Standing Close for the Big Picture

Now I’m having fun. I’ve passed the “Never Ending” phase and have entered the “I Don’t Want It To End” phase. I feel like Mother Nature. If I want a Day Lily… so be it! A Rose… there you go!

I’ve finally finished the exterior main coat panels. What remains are the exterior collar panels (eight to match the coat panel shaping) and details for the humongous sleeves. The interior details still need some work too. My goal is to have all the remaining detail work finished by the weekend of April 21st—the MEGA wet-felting weekend.

This week, my thoughts have roamed around the experience of changing positions from a close-up working stance, to a larger-scale view. From a distance, I found that my most detailed painting became weak and lost its detail. But when my painting style was freer and less detailed, it actually held its form better from a distant view on the large-scale coat.

I think this is another lesson for life. When we stand too close to something (our problems?), we can’t see the bigger picture as clearly. We need to find balance in our viewpoint by occasionally switching our views.

But enough philosophizing. Let’s get close to nature again…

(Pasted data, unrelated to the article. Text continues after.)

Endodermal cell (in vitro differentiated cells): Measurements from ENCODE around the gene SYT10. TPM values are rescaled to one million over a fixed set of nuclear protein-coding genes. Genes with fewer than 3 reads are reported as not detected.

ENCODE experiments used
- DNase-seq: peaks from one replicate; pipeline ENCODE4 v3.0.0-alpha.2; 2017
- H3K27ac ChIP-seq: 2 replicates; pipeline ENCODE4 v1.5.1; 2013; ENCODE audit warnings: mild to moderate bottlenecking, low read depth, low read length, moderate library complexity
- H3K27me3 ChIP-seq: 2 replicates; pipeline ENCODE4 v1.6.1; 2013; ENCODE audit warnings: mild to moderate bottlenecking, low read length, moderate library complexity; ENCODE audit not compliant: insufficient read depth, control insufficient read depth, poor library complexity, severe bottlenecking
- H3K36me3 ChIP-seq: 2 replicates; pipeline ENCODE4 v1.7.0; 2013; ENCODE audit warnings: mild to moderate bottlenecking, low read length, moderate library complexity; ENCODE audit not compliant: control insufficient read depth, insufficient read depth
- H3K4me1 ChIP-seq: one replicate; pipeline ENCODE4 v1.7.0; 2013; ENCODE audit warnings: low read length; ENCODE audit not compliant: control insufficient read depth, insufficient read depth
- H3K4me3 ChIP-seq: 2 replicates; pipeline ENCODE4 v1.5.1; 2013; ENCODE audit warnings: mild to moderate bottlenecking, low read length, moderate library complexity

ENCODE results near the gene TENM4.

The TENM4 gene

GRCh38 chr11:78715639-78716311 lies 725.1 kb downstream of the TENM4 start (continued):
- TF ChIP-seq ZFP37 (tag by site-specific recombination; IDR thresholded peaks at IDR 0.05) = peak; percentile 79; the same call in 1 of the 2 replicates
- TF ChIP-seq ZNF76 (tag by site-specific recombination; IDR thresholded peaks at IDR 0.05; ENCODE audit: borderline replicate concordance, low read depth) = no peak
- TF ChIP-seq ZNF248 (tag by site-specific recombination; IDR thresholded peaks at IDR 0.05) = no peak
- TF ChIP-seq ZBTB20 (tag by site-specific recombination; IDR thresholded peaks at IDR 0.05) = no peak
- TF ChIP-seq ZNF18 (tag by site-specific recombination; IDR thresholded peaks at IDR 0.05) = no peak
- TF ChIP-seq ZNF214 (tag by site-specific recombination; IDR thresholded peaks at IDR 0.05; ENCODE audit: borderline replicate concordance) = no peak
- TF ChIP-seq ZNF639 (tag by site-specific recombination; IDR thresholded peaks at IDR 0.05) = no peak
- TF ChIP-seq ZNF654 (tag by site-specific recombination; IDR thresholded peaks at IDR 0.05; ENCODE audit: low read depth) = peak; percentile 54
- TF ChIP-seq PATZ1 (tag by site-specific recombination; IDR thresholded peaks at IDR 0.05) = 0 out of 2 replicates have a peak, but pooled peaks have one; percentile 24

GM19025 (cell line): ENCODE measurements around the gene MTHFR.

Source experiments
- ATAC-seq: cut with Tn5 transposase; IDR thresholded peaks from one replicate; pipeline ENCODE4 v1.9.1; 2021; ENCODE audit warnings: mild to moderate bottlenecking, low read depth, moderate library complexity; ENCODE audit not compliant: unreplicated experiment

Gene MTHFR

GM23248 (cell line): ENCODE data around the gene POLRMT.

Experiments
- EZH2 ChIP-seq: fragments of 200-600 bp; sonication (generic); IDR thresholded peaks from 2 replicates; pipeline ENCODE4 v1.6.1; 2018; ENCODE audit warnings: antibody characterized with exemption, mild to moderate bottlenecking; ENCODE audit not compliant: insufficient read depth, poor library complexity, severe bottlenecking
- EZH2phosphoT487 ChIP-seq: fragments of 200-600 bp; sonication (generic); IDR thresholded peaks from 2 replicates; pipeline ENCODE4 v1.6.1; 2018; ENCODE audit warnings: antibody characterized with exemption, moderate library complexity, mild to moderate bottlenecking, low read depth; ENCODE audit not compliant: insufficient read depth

This is the mystery plant from last week. It's a Blue Cohosh! This plant has blueberry-like berries in the fall. But don't eat them! They are poisonous!

This Trillium/Jack-in-the-Pulpit remains to be decided. Although, since the other Jacks are starting to appear, and I've never discovered Trilliums in our woods (and it doesn't especially look like a Trillium now), I suspect this is an entirely different plant. Can anyone help identify this one?

But here is a confirmed Jack-in-the-Pulpit, ready for its sermon!

Even though we’ve had a few frosts after the spring growth has appeared, the wildflowers are thriving. They are well-suited for fickle Minnesota weather! And perhaps they aren’t “stressing” the details. (-;

About wendyj-sagahill

I am a textile artist, designer, and author.
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5 Responses to Standing Close for the Big Picture

  1. Barbara Ruuska says:

    I love the Jack-in-the-Pulpit! Yes, I would sit up and listen to that sermon. Your mystery plant is still a mystery to me. Is there an iPhone app to snap a picture of the plant and it tells you the species?


  2. Barbara Ruuska says:

    There is an app for the iPhone it’s called Leafsnap. It’s from Columbia University.


  3. Amanda says:

    I’m almost positive (from my mother drilling me on native plants, in a loving way of course) that’s a trillium. They come up a bit sooner than the Jacks do.


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